The Knowledge of Nurses, Staffed in a Training Hospital, About Basic and Advanced Life Support
Serkan Şener1, V. Güler2, H. Türkan1
1Gülhane Askeri Tıp Akademisi, Acil Tıp Anabilim Dalı
2Mesa Hastanesi Acil Servisi
Study Objective: Sudden cardiac death (SCD) is the main mortality cause of adult population that occurs immediately and unexpectedly. Cardiac arrests cannot be eliminated and all patients cannot be saved, but the aim should be to prevent and decrease the mortality rates by applying the chain of life and basic life support. We aimed to evaluate and compare adult/pediatric basic life support (BLS) and advanced life support (ALS) knowledge of nurses staffed in training hospitals in Turkey with their colleagues around the world.
Methods: Adult/pediatric BLS and ALS knowledge of 54 nurses staffed in a training hospital was evaluated by a survey (pre-test) consists of 21 questions followed by a 6-hour training and a post-test.
Results: Mean age of nurses included in the study was 24,51±5.47 (%95 CI 22.43-26.59) and 30 (51.7%) of them were working in a surgery department. BLS course was taken by 79.3%(n=46) before they graduated from school and 62.1%attended the training in the last one-year. Nurses who should have experienced BLS/ALS to a patient were only 10.3% (n=6). Pre-test mean correct answer was 7.72±2.10 (%95 CI 6.92-8.52) and post- test was 14.34±1.54 (%95 CI 13.76-14.93); accuracies were 36,7%and 68,3%respectively (p<0.05). There were no statistically significant pre-test accuracy rates between nurse groups who practiced resuscitation, felt competent to apply BLS/ALS, attended any BLS/ALS training, staffed whether in surgery or medical department.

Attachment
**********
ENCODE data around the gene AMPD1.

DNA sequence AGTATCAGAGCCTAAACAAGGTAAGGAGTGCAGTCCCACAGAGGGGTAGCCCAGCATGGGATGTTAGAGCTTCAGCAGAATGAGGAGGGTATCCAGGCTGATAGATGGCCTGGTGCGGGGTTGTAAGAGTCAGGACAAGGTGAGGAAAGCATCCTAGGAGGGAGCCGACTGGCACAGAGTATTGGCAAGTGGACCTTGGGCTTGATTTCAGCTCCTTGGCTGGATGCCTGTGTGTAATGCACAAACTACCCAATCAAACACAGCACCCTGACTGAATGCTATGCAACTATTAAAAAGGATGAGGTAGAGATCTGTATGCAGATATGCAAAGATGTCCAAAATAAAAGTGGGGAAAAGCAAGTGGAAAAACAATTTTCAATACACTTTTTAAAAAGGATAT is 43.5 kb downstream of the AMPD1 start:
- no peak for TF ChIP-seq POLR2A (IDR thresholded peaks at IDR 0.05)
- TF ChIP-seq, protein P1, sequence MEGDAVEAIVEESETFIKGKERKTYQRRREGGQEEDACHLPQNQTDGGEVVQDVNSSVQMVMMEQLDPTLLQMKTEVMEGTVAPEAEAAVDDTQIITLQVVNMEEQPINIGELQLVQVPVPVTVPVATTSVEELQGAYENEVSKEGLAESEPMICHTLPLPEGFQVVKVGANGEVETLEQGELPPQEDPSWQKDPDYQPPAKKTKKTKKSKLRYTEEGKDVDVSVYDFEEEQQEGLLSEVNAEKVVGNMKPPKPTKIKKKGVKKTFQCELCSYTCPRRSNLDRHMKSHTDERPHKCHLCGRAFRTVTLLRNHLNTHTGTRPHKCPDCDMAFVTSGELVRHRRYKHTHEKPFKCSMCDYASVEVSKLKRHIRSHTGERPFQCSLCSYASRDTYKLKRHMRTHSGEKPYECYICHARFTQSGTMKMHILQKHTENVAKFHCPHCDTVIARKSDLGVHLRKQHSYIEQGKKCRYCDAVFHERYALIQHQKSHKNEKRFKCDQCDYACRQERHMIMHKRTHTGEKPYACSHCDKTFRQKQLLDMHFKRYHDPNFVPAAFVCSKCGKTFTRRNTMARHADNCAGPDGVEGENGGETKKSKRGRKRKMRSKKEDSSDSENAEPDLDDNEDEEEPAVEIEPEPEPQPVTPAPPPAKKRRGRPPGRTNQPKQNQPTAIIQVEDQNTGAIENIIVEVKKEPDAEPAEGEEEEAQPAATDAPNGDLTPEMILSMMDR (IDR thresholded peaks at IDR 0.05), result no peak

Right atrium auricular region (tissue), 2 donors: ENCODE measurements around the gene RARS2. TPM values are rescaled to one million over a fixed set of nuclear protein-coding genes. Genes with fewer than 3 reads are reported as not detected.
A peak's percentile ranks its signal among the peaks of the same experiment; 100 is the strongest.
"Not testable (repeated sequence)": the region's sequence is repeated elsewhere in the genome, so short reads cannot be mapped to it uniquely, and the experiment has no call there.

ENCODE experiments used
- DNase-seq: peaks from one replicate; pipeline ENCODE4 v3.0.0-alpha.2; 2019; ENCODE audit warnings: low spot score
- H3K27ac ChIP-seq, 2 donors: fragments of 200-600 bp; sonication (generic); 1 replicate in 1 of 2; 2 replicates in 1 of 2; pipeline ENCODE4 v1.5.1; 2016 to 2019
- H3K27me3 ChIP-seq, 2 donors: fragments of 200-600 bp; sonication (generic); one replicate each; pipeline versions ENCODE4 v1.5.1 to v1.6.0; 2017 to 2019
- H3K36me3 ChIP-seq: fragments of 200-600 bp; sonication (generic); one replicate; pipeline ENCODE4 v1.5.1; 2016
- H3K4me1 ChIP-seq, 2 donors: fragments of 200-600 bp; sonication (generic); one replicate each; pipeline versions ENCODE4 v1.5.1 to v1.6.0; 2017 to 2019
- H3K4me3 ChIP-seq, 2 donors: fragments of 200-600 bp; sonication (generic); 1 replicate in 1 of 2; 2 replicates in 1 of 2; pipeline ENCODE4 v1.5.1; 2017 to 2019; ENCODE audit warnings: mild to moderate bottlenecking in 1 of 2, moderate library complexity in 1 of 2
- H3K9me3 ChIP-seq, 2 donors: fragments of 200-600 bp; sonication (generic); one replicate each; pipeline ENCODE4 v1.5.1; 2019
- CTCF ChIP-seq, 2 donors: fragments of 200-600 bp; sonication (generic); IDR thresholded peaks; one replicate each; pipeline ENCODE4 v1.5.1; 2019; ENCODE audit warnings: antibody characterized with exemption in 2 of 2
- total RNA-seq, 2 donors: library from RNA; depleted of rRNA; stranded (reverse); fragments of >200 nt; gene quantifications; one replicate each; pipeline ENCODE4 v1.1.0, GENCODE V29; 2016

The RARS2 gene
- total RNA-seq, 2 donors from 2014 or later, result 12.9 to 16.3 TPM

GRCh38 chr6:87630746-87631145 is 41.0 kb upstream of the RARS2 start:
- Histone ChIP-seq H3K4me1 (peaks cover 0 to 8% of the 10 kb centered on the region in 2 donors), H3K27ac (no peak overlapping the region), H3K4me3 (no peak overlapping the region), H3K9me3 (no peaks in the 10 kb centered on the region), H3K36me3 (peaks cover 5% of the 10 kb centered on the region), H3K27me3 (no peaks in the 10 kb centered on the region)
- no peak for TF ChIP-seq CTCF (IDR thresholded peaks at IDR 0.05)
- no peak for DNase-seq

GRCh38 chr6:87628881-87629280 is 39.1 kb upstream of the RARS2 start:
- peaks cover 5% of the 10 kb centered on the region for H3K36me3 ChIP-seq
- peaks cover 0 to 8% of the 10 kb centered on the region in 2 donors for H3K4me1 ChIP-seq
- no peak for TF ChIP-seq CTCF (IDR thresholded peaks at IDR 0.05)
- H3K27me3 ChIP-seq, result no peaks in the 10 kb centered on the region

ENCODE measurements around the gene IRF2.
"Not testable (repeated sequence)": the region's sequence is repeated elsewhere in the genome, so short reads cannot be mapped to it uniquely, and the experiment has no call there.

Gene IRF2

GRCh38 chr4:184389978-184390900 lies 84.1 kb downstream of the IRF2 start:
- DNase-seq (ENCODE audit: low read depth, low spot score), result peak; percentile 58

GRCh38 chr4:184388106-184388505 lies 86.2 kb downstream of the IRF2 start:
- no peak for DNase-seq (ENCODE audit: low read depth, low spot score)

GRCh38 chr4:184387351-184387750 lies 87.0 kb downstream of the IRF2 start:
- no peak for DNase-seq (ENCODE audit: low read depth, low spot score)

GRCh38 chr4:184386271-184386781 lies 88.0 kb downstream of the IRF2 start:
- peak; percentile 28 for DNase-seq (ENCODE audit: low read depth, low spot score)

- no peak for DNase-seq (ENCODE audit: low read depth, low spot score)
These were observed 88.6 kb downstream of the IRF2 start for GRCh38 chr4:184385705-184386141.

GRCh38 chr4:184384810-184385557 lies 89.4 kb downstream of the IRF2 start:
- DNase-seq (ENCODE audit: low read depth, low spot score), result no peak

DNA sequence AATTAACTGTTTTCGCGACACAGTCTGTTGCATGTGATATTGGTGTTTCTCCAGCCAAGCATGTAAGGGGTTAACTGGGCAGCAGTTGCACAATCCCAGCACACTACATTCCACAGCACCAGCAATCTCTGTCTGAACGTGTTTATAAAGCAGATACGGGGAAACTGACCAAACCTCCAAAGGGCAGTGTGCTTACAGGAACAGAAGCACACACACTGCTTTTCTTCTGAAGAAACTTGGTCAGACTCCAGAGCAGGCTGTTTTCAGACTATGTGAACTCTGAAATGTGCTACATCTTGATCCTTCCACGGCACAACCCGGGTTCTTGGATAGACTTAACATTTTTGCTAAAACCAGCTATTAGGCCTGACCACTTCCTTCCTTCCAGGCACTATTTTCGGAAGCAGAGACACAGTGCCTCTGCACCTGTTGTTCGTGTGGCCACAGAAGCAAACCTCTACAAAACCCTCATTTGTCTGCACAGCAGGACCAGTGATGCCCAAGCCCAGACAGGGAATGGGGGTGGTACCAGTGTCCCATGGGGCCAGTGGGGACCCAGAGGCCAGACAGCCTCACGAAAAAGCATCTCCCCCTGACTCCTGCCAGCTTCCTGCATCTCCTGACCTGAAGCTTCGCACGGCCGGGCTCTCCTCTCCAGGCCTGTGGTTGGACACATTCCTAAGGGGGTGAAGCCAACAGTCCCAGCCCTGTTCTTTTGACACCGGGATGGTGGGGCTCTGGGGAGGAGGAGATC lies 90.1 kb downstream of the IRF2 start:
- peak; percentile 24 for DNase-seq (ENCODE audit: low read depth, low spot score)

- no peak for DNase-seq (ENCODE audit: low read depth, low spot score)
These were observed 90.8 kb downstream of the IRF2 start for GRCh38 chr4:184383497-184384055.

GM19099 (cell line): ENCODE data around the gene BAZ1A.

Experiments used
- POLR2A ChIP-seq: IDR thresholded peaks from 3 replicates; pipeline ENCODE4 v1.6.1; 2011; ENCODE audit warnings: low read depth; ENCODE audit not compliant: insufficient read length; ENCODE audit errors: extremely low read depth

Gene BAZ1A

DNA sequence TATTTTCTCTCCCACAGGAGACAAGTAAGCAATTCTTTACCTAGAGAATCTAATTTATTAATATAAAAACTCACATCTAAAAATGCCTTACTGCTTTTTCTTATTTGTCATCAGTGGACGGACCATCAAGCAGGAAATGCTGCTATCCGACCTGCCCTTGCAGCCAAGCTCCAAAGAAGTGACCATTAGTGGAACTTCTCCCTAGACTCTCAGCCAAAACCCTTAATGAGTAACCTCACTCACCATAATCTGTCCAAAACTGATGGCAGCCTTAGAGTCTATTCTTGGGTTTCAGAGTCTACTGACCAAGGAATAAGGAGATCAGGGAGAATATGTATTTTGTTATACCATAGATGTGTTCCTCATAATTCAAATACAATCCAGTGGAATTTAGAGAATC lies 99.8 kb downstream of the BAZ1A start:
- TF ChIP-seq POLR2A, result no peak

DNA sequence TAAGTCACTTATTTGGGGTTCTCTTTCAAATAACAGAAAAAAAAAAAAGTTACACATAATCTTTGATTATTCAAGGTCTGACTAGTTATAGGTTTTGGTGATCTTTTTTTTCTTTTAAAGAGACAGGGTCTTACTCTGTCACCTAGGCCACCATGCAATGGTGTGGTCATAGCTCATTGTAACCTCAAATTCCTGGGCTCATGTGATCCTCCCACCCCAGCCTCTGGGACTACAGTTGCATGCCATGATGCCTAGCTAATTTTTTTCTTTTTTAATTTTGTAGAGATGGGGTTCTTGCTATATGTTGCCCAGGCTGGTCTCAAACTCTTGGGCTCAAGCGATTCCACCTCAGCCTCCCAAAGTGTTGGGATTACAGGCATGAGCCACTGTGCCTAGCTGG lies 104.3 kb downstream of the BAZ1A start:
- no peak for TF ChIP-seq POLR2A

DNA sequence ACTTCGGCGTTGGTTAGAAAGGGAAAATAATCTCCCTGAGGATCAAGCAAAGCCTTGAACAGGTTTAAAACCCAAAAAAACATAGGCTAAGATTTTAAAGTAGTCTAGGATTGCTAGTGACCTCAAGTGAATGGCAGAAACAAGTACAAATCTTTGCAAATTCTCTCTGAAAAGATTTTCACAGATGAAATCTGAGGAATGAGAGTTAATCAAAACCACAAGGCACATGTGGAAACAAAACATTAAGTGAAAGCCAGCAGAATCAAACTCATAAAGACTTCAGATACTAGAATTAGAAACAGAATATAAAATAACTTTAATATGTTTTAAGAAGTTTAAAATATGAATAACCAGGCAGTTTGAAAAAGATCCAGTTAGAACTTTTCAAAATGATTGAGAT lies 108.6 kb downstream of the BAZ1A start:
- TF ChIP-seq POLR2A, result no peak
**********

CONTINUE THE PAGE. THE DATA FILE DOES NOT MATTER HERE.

Conclusion: Theoretical and practical BLS/ALS training of nurses staffed in training hospitals should be repeated at least in every 6-month in order to keep their knowledge and skills updated, to apply resuscitation and assist physician courageously.